I’ve walked past the site many times on my way from Camden to Kings Cross station, and it’s always intrigued me.  Arriving was hugely exciting, steps lead you up off the street you are surrounded by stillness as night has set in and the shadows from the half-moon stretch across the gravestones.   A tramp (or what I believe to be so – more on him later) is lounged across a bench, beer in hand.   I enter the inviting glow of the lights inside, the foyer set up like any other venue, the ticket desk, a table set up to purchase a beer and the merchandise stand which consists of 2 CD’s, a sticker and a poster.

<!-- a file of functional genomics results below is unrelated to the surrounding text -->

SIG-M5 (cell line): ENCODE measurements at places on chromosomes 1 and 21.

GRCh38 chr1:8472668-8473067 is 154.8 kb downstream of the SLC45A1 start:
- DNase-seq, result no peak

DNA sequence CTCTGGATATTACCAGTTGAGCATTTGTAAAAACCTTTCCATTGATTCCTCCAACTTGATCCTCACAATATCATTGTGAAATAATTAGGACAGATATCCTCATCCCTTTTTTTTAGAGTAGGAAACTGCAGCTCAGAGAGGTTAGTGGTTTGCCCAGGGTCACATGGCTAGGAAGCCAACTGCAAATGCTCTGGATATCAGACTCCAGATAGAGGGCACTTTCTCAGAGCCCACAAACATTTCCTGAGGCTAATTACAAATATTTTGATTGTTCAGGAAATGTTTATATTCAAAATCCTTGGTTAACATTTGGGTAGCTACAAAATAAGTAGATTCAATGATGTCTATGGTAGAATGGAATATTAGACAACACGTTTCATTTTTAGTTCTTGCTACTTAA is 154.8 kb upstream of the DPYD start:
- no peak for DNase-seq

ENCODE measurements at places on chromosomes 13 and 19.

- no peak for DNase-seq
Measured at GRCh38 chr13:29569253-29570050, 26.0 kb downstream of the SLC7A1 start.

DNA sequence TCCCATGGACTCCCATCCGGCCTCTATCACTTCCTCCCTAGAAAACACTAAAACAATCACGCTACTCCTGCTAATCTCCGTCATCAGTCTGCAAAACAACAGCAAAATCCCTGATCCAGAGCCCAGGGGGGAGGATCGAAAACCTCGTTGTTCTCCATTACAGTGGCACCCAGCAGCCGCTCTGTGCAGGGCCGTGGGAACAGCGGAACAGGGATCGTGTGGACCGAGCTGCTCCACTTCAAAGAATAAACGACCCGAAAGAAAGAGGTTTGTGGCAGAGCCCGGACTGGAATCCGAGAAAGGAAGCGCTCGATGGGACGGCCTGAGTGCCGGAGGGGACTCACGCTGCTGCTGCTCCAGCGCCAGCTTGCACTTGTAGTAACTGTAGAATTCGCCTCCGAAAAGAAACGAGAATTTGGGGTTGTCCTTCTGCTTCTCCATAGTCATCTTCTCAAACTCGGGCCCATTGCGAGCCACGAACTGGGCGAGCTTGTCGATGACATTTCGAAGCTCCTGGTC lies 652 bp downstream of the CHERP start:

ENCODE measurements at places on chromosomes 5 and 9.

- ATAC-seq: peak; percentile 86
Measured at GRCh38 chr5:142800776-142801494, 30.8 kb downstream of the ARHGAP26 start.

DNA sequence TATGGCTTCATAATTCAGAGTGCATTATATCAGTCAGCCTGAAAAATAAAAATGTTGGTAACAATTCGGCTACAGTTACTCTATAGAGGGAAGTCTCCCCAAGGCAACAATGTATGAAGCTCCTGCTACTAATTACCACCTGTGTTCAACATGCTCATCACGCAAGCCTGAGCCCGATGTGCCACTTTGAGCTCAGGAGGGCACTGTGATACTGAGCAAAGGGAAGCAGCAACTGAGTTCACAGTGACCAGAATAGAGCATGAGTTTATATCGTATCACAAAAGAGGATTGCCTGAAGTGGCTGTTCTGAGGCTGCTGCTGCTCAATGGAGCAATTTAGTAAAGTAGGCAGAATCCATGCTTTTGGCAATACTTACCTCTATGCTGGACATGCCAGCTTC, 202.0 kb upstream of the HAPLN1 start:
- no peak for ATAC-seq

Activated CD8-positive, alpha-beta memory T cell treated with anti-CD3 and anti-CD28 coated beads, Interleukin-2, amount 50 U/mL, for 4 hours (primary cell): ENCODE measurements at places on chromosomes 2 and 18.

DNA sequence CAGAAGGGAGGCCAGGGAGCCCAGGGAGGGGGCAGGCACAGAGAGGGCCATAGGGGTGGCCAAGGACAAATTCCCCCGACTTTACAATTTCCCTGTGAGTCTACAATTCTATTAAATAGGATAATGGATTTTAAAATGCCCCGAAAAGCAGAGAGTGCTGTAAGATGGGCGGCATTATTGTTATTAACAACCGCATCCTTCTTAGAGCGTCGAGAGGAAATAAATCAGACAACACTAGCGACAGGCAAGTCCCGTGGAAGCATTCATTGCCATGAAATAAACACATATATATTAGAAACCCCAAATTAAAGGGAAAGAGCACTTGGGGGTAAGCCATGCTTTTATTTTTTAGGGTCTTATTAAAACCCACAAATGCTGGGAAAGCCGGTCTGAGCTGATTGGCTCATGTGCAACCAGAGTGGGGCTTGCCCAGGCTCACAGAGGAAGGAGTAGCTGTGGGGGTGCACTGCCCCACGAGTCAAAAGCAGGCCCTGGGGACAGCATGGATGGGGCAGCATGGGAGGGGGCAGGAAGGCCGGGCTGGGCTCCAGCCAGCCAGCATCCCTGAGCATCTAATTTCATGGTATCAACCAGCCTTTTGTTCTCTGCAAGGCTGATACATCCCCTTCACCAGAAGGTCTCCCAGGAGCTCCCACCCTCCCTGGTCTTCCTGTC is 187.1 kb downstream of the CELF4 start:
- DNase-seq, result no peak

I immediately make my way through to the main chapel eager to get a good spot since I am as punctual as ever and I have my pick.  The church is small really, half the space taken up by the ‘stage’ set up in front to the pulpit, 7 rows of chairs laid out either side of the main thoroughfare, 5 to a side, from the back of each hangs a prayer mat and the schedule of the next mass.  I seat to the far side half way down and then change my mind preferring an aisle seat on the inside after assessing the configuration of the stage set up and plan for an optimum view.   A few other people have wondered in from the cold, we smile to each other, in awe of the surroundings and excitement of the evening ahead. 

Not from Richard Buckner night but gives you the general idea (this photo credited to